These flight recorders have proven their value many times, for example in addressing the issue of humming/combustion-instability encountered during the introduction of the 3A machines or as a data collecting platform used for special measurements during the commissioning of the new W501Gs.
Another illustrative example is a plant which lost a tooth in a gearbox. The I&C systems simply registered the trip, while the flight recorder captured 11 data points reflecting the incident and enabling it to be analysed before opening the gearbox casing.
The WIN_TS data acquisition platform was developed several years ago precisely because it was recognised that existing I&C systems on power plants were not really geared up to analysis and diagnostics, which need much larger data storage capacity. The kind of tasks that WIN_TS does, not catered for in conventional I&C, include: flexible data acquisition; high resolution data storage for fault analysis in connection with flight recorders (tens of milliseconds, compared with around 1 s for a typical I&C system); early fault detection using trending; thermal performance monitoring; and providing a channel for sharing large amounts data with experts outside the plant, eg for rapid analysis of faults encountered during commissioning.
Siemens' Michael Scheidel, manager, WIN_TS, points out that "WIN_TS is designed to decrease the computer farm around the gas and steam turbines. It provides a single platform for all kinds of advanced diagnostics modules, including those of third parties." Analysis modules at site integrated in WIN_TS are able to send out warnings much earlier than the I&C system. As the remote monitoring systems are not part of the I&C's plant protection system - which actually initialises the plant trips - the thresholds for sending out first alerts can be adjusted to be significantly lower, to obtain the highest possible sensitivity and to register any deviation from normal as early as possible.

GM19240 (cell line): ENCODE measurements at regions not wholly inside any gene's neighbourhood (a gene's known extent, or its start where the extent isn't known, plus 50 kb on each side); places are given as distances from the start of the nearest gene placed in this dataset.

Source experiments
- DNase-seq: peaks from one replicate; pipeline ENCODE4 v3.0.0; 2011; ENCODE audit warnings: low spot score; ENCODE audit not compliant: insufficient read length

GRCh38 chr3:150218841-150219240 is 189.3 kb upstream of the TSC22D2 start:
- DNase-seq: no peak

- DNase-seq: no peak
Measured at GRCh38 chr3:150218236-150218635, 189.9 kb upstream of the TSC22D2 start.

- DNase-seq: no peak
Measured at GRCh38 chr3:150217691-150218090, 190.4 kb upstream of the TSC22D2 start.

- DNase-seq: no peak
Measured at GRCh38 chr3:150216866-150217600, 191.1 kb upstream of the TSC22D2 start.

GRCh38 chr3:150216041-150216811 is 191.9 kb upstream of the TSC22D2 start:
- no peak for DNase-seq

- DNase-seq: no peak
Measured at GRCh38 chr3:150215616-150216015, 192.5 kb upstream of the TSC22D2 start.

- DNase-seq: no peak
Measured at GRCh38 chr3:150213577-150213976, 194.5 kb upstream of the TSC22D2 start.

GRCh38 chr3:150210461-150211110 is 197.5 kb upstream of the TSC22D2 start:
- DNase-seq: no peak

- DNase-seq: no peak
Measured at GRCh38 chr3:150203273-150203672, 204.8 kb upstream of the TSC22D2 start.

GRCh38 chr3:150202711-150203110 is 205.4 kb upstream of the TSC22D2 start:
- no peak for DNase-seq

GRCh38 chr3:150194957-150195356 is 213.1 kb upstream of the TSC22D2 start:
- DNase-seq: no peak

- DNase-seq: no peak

Additionally, a comprehensive expert system used in the Power Diagnostics Centers continuously analyses and evaluates all incoming data sets from the plants.
Called GTAID (gas turbine artificial intelligence diagnostics) this gives additional security in parallel with the local analysis modules at the power plants. GTAID "never sleeps" and provides an additional margin against human error and the potential to miss early signs of trouble. In addition the expert system is a useful tool to evaluate long term trending and to perform statistical analysis for the entire fleet.
On request, a thermal performance evaluation module can also be made available, using identical software to the standard Siemens heat cycle design program. This provides particularly high accuracy, especially at part load, as OEM expertise is incorporated in the software.
But Siemens' Hans-Gerd Brummel, Manager for Advanced Research and Development in Power Diagnostics™ Services, believes the current diagnostic tools are "only the beginning". In the future we will see "much more intelligent diagnostics" with integrated economic models and using new measurement techniques (eg sophisticated optical sensors) "now in the embryonic phase" which could help increase availability. These could also be used to analyse trade-offs such as stressing the plant vs maximising revenue from selling peak electricity.